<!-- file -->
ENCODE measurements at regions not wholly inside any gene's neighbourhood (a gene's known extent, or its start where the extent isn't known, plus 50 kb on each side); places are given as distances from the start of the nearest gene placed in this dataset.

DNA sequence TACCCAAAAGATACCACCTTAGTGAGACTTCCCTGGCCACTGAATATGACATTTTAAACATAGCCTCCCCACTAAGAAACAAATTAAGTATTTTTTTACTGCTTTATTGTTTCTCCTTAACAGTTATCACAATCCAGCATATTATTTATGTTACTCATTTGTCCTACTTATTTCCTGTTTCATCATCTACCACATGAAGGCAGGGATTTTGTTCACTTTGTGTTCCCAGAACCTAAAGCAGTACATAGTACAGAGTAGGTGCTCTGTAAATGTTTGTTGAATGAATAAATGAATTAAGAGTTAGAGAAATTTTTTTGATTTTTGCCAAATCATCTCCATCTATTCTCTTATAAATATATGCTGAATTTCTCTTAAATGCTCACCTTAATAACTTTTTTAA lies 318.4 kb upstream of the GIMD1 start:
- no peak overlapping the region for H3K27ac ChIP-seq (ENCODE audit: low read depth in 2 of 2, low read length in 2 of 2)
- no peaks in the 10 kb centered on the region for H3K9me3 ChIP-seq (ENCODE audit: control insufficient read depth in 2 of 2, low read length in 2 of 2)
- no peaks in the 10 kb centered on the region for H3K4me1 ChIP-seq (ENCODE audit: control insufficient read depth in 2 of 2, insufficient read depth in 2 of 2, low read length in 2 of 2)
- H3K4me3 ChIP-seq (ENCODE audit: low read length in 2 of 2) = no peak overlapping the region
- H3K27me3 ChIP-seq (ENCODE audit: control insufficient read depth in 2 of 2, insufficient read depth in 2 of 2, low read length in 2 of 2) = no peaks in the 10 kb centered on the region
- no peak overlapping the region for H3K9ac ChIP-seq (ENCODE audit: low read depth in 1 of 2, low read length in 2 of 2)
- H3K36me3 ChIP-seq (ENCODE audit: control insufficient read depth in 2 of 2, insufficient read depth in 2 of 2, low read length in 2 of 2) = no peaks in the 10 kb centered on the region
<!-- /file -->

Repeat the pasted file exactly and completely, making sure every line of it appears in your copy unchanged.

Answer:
ENCODE measurements at regions not wholly inside any gene's neighbourhood (a gene's known extent, or its start where the extent isn't known, plus 50 kb on each side); places are given as distances from the start of the nearest gene placed in this dataset.

DNA sequence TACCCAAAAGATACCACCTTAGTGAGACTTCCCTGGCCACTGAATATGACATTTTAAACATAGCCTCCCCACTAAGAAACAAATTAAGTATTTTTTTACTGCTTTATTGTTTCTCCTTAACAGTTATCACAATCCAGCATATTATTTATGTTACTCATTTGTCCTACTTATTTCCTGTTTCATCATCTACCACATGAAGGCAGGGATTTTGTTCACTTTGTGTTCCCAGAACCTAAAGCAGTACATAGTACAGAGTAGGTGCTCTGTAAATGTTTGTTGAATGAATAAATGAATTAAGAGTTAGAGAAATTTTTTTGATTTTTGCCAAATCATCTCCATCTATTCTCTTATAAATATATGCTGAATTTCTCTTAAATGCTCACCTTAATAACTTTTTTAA lies 318.4 kb upstream of the GIMD1 start:
- no peak overlapping the region for H3K27ac ChIP-seq (ENCODE audit: low read depth in 2 of 2, low read length in 2 of 2)
- no peaks in the 10 kb centered on the region for H3K9me3 ChIP-seq (ENCODE audit: control insufficient read depth in 2 of 2, low read length in 2 of 2)
- no peaks in the 10 kb centered on the region for H3K4me1 ChIP-seq (ENCODE audit: control insufficient read depth in 2 of 2, insufficient read depth in 2 of 2, low read length in 2 of 2)
- H3K4me3 ChIP-seq (ENCODE audit: low read length in 2 of 2) = no peak overlapping the region
- H3K27me3 ChIP-seq (ENCODE audit: control insufficient read depth in 2 of 2, insufficient read depth in 2 of 2, low read length in 2 of 2) = no peaks in the 10 kb centered on the region
- no peak overlapping the region for H3K9ac ChIP-seq (ENCODE audit: low read depth in 1 of 2, low read length in 2 of 2)
- H3K36me3 ChIP-seq (ENCODE audit: control insufficient read depth in 2 of 2, insufficient read depth in 2 of 2, low read length in 2 of 2) = no peaks in the 10 kb centered on the region